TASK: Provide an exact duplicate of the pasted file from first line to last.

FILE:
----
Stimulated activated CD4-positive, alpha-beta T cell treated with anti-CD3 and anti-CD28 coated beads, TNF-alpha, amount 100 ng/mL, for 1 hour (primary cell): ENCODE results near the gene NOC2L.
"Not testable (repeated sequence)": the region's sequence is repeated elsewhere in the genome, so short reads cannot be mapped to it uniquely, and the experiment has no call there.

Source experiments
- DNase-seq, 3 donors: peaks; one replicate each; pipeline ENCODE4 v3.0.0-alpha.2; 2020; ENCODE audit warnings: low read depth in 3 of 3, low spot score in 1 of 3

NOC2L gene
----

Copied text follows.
Stimulated activated CD4-positive, alpha-beta T cell treated with anti-CD3 and anti-CD28 coated beads, TNF-alpha, amount 100 ng/mL, for 1 hour (primary cell): ENCODE results near the gene NOC2L.
"Not testable (repeated sequence)": the region's sequence is repeated elsewhere in the genome, so short reads cannot be mapped to it uniquely, and the experiment has no call there.

Source experiments
- DNase-seq, 3 donors: peaks; one replicate each; pipeline ENCODE4 v3.0.0-alpha.2; 2020; ENCODE audit warnings: low read depth in 3 of 3, low spot score in 1 of 3

NOC2L gene